This mandala, composed of overlapping hearts and a braid of interwoven strands, is a visual prayer for union.  The individual hearts, although not easily distinguishable, create an overall, unified pattern with an intensification of loving energy at the center where their points meet.  This point of focused energy could be seen as an image of the Heart of Jesus, the locus of returning love for love.
With the braid, the individual strands remain distinguishable even as their interconnection creates a collaborative bond.  This could be seen as a symbol of the Trinity and the model for the Christian community.  The union of hearts and the collaborative bond of the braid each form a circle within a circle, symbol of movement and perfection.
Prayerfully gazing upon this mandala reveals the vision of unity to which God calls us and offers us the challenge to live into this identity.
Unity Mandala, pen and ink drawing, David Schimmel


Lived and Shared: contemporary expressions of Dehonian spirituality
Being an Indian, I used to pledge every day during my school days that “I love my country and I am proud of its rich and varied heritage.”  But looking back I realize that it was only after I joined the SCJs that I started to experience and slowly understand this pledge.  Without the SCJs I would not have had the most beautiful experience of living together with people from different Indian states, each having different cultural and ethnic backgrounds, which has made me who I am today.
I was someone who had not even heard about the SCJs before joining the minor seminary.  But from the very beginning, looking at my formators and other members of the Congregation, I always felt that these people had something special in them that I did not see in other priests and religious.  Slowly through the process of formation I was molded to be one like them so that I started hearing from other people that “you are different.”  I began to ask myself, “What is it that makes us different from others?”  I have seen since my minor seminary days that common people could approach and communicate with our priests very well even with all the cultural and language differences.  I saw them going out to visit the people and taking us along with them.  This is one of the strongest reasons behind my decision to be an SCJ.
The phrase “That they may be one” is that which captured my attention most because of the Indian reality where I come from.  Every single community in India has within itself the seeds and the potential to become a perfect expression of this sint unum.  However, people hailing from different states, having different cultural backgrounds, can also pose a challenge to this unity.  Yet we are constantly reminded that the “Love of God” is sufficient to build this unity and that this Love of God stands above all the other reasons to live separated, lonely, individualistic lives.  The spirit of “one India” and the fact “we are Indians” is what brings unity for us Indians, despite all our multicultural, multi-linguistic, and multi-ethnic realities.  And now for the Indian SCJs, that which unites us is that we are SCJs.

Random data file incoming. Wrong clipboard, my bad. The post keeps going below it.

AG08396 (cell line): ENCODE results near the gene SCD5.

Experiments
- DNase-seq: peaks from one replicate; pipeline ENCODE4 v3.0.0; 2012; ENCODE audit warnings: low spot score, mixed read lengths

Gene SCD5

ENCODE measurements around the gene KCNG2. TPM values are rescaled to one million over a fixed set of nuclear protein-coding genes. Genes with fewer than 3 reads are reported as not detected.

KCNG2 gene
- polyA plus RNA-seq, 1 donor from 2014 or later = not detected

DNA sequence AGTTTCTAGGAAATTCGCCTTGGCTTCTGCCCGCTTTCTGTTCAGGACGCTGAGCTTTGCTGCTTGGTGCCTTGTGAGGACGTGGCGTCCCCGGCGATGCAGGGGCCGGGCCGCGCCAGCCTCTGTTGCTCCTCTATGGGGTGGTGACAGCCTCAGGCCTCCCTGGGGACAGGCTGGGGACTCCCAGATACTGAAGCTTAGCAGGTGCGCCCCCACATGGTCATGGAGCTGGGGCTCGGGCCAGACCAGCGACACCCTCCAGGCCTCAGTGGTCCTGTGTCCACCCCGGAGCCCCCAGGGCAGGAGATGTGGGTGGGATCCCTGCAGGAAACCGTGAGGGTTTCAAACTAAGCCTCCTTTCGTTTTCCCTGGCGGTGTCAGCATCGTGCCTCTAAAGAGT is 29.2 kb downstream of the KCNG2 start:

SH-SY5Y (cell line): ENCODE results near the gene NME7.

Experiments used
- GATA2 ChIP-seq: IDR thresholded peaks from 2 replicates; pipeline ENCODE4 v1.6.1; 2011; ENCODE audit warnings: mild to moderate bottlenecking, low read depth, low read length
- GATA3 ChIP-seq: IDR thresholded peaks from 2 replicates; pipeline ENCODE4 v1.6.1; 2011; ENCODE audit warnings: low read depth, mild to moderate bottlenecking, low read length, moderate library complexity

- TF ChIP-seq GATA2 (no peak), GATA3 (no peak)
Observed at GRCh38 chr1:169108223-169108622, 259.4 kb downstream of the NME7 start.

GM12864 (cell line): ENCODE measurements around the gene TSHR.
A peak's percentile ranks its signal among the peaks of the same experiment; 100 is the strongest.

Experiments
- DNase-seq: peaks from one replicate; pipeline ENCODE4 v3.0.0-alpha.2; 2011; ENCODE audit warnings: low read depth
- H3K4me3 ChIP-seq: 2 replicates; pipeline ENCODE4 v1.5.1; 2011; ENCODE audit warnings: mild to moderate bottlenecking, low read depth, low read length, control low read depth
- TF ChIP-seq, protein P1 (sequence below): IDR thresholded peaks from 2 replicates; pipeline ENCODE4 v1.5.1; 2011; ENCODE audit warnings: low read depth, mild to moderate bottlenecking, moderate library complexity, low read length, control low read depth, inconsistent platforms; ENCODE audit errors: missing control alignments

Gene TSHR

The truth that I am an Indian SCJ often makes me wonder where or what I would have been without the SCJs.  Now I strongly believe that the truth is that God wanted me to be an SCJ and an Indian, an Indian SCJ.  As someone put it, “if God wanted me to be something else I would have been.”
I pray that I may be able to say, along with our Founder, that nothing that happened in my life is a coincidence but whatever I was, I am, and I will be is purely the providence of God.
Roy Xavier, SCJ


Reflection questions: seeds for personal understanding and growth

Fr. Dehon characterized holiness as “carrying out the simple actions of our state in life in union with God.”  How would you characterize the holiness to which you aspire?
What spiritual practices help you to be in union with the Heart of Jesus?
In the community/communities in which you find yourself, what are the challenges in forming and maintaining a union of hearts?  What can you contribute to the fulfillment of Jesus’ prayer “that all may be one”?



Prayer: hands lifted in prayer; hands prepared to serve

In your kindness throughout the coming week, please remember in your prayer Jesus’ desire “that all may be one” and be open to contributing to this union of hearts.  You may find helpful this Oblation Prayer from the Prayer Book of the Priests of the Sacred Heart.
Lord Jesus Christ,
your heart is the center of the Church,
a sign of intimate union with God
and the unity of all people.
Make us life-giving members of your family
according to our calling
as people dedicated to your love.
Increase our loyalty, charity, and availability,
so that, following your example,
we may be at the service of God
and all who are in need.
Make us grow in the unity for which you prayed
on the night before you gave your life for us.

The backstory
Each week reflections and prayers based in the Dehonian charism are published on the Dehonian Spirituality page of the U.S. Province website of the Priests of the Sacred Heart. This is an email version of that update. 

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The Dehonian Spirituality updates are edited by David Schimmel, U.S. Province director of Dehonian Associates. Questions or comments for David?